Further up north, October is significantly colder than in previous months. While there usually aren’t major snow events this month, frost is a realistic possibility. If your freight may be sensitive to frost, consider using a dry van or Conestoga trailer for greater protection. 

These are also the last days of construction in the northern states. Expect a decrease in the movement of lumber, equipment and other construction materials starting this month. Flatbed drivers are also motivated to stay in the southern part of the country, where they can stay consistently busy. 

Standard open-deck freight may have minimal seasonal disruption. Oversize freight is another story. 


How Will October Impact Oversized Freight Movement

Nationwide, October means about an hour of lost daylight. In many jurisdictions, permitted freight can travel only during daylight hours — so plan for more travel time for over-dimensional freight.

Speaking of permits, Indigenous Peoples’ Day is October 9. In many states and jurisdictions, permitting offices are closed for the day. If you will be shipping through multiple states, plan ahead to secure your permits so an office closure doesn’t stop your haul.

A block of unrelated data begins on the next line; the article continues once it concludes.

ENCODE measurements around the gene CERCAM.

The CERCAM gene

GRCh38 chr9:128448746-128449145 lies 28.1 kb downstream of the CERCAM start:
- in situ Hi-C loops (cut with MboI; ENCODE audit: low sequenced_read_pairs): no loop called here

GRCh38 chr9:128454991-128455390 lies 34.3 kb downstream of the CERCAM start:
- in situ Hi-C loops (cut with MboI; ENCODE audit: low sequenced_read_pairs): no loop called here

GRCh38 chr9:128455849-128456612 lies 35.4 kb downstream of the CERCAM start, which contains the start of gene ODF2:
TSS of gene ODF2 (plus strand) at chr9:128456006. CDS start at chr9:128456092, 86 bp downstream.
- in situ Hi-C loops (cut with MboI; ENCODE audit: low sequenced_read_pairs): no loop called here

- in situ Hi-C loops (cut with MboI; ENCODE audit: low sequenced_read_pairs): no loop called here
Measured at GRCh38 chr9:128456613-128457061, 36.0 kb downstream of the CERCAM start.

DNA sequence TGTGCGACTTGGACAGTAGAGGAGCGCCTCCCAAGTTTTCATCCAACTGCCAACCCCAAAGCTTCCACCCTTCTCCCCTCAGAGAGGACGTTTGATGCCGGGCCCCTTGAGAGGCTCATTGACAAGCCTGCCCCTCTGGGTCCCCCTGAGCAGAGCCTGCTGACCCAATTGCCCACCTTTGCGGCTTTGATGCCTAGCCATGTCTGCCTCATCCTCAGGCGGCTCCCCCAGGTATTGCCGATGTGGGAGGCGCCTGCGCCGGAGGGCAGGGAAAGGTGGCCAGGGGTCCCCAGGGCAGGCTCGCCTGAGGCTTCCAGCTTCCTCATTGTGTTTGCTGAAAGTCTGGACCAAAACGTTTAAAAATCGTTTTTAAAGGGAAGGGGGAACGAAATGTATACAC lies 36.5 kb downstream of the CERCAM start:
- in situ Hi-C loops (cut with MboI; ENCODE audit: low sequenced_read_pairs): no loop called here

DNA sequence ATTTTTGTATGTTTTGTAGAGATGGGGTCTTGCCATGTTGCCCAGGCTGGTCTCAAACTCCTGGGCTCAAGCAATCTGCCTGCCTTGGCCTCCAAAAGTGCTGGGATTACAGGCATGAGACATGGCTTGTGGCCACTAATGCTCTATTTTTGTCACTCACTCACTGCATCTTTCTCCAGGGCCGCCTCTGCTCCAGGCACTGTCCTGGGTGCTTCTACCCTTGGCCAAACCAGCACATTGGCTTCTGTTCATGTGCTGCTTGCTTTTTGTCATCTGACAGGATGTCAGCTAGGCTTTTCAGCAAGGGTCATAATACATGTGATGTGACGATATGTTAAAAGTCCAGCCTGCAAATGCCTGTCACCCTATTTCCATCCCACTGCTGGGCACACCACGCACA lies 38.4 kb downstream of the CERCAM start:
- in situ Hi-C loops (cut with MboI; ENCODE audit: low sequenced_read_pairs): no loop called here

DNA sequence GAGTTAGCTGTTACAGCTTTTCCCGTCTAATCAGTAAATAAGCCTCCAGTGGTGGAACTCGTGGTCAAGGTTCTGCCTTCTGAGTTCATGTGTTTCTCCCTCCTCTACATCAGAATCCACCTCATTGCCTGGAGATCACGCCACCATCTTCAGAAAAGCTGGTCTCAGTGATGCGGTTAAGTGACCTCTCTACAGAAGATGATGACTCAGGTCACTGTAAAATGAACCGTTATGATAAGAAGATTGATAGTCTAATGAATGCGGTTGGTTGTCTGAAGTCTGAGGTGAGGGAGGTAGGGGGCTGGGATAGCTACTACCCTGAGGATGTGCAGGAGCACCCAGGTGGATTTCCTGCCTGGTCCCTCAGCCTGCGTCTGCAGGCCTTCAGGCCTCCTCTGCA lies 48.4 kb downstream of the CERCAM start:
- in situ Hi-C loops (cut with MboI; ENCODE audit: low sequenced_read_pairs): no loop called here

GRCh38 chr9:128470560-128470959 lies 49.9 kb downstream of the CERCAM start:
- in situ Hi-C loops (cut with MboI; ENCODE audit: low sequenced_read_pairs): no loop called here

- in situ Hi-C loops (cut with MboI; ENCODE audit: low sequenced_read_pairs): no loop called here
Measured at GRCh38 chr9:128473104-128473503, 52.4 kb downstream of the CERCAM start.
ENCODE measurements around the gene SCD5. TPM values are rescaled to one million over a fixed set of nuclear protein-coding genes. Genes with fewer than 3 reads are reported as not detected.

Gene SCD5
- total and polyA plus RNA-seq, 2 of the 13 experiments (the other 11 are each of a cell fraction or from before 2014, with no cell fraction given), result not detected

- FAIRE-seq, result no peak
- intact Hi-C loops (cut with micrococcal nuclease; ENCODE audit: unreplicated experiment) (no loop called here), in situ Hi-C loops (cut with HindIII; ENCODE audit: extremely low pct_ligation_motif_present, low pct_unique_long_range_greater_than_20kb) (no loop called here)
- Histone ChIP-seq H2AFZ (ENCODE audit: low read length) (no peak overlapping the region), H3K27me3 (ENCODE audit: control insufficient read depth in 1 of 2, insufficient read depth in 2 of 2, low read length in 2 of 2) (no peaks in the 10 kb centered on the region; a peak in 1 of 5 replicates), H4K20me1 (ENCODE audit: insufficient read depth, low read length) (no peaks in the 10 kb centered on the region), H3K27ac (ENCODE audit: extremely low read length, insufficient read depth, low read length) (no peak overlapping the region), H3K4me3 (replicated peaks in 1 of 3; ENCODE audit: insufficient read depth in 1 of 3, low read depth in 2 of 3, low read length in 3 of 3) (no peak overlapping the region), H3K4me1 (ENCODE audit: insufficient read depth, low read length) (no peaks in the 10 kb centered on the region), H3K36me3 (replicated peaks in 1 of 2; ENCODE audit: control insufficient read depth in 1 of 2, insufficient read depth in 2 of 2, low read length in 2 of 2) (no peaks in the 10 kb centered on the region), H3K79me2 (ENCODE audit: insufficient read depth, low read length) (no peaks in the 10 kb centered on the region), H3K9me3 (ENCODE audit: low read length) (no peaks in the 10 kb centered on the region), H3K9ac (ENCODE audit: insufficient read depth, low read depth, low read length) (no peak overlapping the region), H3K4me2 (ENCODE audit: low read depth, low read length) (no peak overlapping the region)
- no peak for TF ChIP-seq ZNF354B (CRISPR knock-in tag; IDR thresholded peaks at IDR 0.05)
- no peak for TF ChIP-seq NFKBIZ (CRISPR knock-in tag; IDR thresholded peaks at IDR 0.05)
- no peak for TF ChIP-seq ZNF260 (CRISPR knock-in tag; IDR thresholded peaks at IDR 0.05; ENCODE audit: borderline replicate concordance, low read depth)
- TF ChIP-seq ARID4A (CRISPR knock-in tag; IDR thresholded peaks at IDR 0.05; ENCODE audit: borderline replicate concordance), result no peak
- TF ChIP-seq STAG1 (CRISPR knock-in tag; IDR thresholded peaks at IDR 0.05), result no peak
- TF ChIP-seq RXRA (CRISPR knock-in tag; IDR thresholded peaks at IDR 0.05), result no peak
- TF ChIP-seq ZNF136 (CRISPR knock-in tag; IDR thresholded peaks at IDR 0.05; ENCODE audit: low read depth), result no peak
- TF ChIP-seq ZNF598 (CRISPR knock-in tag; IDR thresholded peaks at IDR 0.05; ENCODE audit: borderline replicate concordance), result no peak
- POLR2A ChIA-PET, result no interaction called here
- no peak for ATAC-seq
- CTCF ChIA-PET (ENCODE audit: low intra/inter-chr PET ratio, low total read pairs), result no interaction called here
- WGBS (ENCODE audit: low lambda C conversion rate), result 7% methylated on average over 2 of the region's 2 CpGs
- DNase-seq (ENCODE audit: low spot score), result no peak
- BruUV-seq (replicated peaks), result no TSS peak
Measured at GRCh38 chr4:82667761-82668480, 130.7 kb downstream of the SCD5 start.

Over-dimensional freight is also restricted when traveling through major college football cities in October. The massive influx of fans and tailgaters on gameday means that no oversize freight is allowed to go through town. Check local restrictions and plan another route on game day. 

Planning ahead is always critical in transportation. Additional restrictions and less daylight make this more important than ever. While the cost may be more or less the same as in previous months, don’t wait until the last minute. 

Of course, October is the last month where it’s safe to count on mild weather in some parts of the country. Planning ahead will become even more critical in the months to come, and it’s never too early to start.

How to Make The Most Of Your Budget This Month

No matter what is going on with transportation or your particular business or even the economy, you need to get the most of your shipping dollars. As we start the fourth quarter and your annual budget may be getting tighter, it’s more important than ever to work with your carrier or broker to get the best price possible. 

Plan Ahead

Many industries have predictable seasonal needs. If you’re shipping apples, you probably expect October to be busy. If your business is wrapping paper, you know that demand will spike over the next few months. And if you’re in construction, you know that it’s time to start moving your equipment and staff to the south.

While none of us can predict the future, you probably have some idea of the ebbs and flows of your business. 

Using those predictions to give your broker or carrier adequate lead time gives them more opportunity to find the vehicle you need within your budget. 

While it’s possible to find a truck and driver at the last minute, it almost always costs more. Contacting your provider 48-72 hours before your shipment has to load helps save on shipping costs.